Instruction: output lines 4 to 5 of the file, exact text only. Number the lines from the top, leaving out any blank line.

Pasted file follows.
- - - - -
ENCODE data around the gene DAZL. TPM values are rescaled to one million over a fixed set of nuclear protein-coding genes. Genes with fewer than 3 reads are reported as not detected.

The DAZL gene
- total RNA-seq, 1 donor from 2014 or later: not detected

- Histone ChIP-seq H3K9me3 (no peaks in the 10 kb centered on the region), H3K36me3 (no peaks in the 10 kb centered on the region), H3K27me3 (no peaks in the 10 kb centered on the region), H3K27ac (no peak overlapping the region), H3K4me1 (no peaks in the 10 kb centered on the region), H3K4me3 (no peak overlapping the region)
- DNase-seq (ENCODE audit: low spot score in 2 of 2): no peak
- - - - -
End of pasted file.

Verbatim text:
- Histone ChIP-seq H3K9me3 (no peaks in the 10 kb centered on the region), H3K36me3 (no peaks in the 10 kb centered on the region), H3K27me3 (no peaks in the 10 kb centered on the region), H3K27ac (no peak overlapping the region), H3K4me1 (no peaks in the 10 kb centered on the region), H3K4me3 (no peak overlapping the region)
- DNase-seq (ENCODE audit: low spot score in 2 of 2): no peak